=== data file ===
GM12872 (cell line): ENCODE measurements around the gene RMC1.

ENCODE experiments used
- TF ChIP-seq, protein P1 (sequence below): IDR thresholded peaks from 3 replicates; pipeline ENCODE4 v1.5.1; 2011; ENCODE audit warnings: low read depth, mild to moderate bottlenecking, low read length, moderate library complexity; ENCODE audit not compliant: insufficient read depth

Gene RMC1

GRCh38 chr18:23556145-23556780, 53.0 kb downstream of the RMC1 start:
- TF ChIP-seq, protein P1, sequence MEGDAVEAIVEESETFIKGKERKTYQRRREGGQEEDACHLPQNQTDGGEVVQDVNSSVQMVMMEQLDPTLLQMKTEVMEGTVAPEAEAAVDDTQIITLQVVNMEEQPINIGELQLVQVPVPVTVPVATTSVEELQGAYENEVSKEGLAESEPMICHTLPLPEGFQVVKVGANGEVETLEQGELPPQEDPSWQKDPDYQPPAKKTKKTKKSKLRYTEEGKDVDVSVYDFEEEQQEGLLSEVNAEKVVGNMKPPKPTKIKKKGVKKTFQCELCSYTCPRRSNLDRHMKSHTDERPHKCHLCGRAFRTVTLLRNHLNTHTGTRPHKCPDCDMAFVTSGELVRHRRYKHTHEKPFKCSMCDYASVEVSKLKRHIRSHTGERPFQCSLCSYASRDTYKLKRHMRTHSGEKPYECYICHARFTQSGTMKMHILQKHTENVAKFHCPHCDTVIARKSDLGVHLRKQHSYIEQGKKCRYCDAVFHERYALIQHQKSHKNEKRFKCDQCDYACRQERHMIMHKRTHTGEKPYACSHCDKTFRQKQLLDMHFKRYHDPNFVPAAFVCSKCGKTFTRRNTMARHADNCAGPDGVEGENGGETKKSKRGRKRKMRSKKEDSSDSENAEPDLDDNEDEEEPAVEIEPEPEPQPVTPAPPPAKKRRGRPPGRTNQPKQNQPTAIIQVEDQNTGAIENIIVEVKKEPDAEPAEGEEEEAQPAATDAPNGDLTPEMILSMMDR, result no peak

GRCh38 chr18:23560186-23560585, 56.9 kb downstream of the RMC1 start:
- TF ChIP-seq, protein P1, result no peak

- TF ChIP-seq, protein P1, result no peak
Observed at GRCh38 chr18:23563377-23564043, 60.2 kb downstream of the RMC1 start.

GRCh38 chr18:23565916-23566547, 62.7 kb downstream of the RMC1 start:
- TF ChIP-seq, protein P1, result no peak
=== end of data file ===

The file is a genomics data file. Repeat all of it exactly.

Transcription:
GM12872 (cell line): ENCODE measurements around the gene RMC1.

ENCODE experiments used
- TF ChIP-seq, protein P1 (sequence below): IDR thresholded peaks from 3 replicates; pipeline ENCODE4 v1.5.1; 2011; ENCODE audit warnings: low read depth, mild to moderate bottlenecking, low read length, moderate library complexity; ENCODE audit not compliant: insufficient read depth

Gene RMC1

GRCh38 chr18:23556145-23556780, 53.0 kb downstream of the RMC1 start:
- TF ChIP-seq, protein P1, sequence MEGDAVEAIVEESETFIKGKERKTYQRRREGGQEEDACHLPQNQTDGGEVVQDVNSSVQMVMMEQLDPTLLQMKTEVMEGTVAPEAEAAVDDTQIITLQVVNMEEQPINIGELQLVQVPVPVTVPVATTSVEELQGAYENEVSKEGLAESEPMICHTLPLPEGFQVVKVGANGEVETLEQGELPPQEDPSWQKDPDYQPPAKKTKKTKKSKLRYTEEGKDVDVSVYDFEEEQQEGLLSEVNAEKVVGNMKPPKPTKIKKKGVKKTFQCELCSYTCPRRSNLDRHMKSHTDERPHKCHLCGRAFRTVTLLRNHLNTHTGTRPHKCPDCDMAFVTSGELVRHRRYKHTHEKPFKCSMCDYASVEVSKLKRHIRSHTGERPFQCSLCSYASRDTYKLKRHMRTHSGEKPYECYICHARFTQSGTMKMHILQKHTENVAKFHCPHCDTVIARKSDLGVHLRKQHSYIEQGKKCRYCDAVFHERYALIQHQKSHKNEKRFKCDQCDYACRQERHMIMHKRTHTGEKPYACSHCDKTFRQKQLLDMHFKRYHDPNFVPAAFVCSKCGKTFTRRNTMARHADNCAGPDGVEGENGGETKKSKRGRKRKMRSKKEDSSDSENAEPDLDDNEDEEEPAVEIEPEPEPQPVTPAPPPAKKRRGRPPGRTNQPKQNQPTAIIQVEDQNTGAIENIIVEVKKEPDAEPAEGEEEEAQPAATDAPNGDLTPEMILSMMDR, result no peak

GRCh38 chr18:23560186-23560585, 56.9 kb downstream of the RMC1 start:
- TF ChIP-seq, protein P1, result no peak

- TF ChIP-seq, protein P1, result no peak
Observed at GRCh38 chr18:23563377-23564043, 60.2 kb downstream of the RMC1 start.

GRCh38 chr18:23565916-23566547, 62.7 kb downstream of the RMC1 start:
- TF ChIP-seq, protein P1, result no peak